If you are considering other types of mics (Kurt suggested KEL HM1) you should also look into ribbon mics, which, if you really really hate bright, edgy sounds, could be worth it.

anonymous Thu, 06/16/2005 - 11:22

Thanks everyone for the replies - I definitely appreciate the knowledge. I don't know if anyone else has anything to say about the C42s, but for the money and from the description they look like the best option for us. I was slightly concerned about going the route of the 451s if they are 'brighter' than the SM81s. Particularly because we are a digital only studio.

The Schoeps and DPAs definitely look tasty but we would have to wait a bit to get those.

Thanks again.


anonymous Sat, 06/18/2005 - 12:52

I haven't heard the DPA 4011, but it's on my short list for a next upgrade beyond the pair of KM-184's I have now.... along with Schoeps CMC6/MK40 (or 41), and the Gefell M295.

However, the OP listed mics that were all under $1,500 a pair, and the DPA's are way out of that league. Last time I checked, a pair of 4011's ran something like $3,700 USD, at least here in the U.S. That's one reason I might end up with Schoeps or Gefell (M295) instead... they're only incredibly expensive, instead of insanely expensive.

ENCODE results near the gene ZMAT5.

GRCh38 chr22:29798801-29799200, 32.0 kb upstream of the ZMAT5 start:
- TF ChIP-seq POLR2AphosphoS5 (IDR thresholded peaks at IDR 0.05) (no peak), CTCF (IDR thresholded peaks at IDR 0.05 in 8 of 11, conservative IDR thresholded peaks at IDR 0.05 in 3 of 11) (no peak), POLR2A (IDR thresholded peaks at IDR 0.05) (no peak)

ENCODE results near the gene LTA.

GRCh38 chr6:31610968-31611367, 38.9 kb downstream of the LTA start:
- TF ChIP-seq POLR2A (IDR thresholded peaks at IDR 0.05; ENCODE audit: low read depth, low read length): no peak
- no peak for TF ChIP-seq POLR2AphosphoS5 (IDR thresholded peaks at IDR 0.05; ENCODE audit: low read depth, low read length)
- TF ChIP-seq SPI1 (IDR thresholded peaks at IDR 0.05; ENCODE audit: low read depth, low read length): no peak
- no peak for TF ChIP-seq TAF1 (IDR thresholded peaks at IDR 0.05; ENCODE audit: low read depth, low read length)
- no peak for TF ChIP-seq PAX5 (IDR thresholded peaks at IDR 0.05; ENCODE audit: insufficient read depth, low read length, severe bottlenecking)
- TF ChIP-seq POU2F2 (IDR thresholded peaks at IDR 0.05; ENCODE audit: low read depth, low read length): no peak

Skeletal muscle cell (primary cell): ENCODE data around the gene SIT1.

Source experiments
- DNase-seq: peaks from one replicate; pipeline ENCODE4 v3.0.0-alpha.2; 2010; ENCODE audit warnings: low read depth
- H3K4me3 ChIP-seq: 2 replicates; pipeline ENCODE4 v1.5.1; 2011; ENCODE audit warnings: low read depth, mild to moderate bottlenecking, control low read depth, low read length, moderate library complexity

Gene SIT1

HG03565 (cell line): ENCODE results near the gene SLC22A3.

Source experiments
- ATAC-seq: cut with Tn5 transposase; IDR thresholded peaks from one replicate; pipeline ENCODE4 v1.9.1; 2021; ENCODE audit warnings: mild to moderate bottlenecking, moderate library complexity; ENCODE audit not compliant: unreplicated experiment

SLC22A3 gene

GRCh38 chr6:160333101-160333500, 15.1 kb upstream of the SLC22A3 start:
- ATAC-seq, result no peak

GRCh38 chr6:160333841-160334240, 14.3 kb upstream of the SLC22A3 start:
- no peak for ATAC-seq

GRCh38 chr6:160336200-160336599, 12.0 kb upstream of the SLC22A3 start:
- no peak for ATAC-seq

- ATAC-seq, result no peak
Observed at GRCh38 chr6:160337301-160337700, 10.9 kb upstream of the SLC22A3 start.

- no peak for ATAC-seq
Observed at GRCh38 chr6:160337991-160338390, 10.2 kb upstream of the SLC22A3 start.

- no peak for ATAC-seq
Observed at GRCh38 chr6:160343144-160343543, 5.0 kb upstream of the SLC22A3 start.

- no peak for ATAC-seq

anonymous Sun, 06/19/2005 - 20:28

sdc's choice

See my own personal Small Condenser Shootout here:

C4's beat a good field. The THE mics might be worth a try. My KR capsules (not the sdc) have the best off axis rejection of any mic I've ever used which makes a huge difference in many circumstances.

The c4 is a good mic period, not just "for the money". I wish I could have tried the Josephson. I have a pair of z30x earthworks now - and they are mics for special circumstances: mainly, they are spot mics. Your lows go away after 6-8 inches form the source. However, their rejection is amazing, and their timbre is totally objective and uncolored. They take spl for days. Because of this they are fab for acoustic when someone has to sing at the same time, or close micing a drum. I think of them almost like a dynamic mic, only flat and smooth. They would work for live vocals too, with a pop filter.

I would say the choice depends more on your room and what you record. The c4 makes that choice a lot simpler since you get a omni and a cardioid capsule.

I keep a sound file of every mic in the studio with voice and drums recorded the same way. I record each new one, and listed to all the others next to it - and the c4 still holds its own as a great general purpose mic. The Octava is fine too, but its slightly scooped and slightly harsh character compared to many others makes the c4 an obvious choice for an additional hundred bucks for two.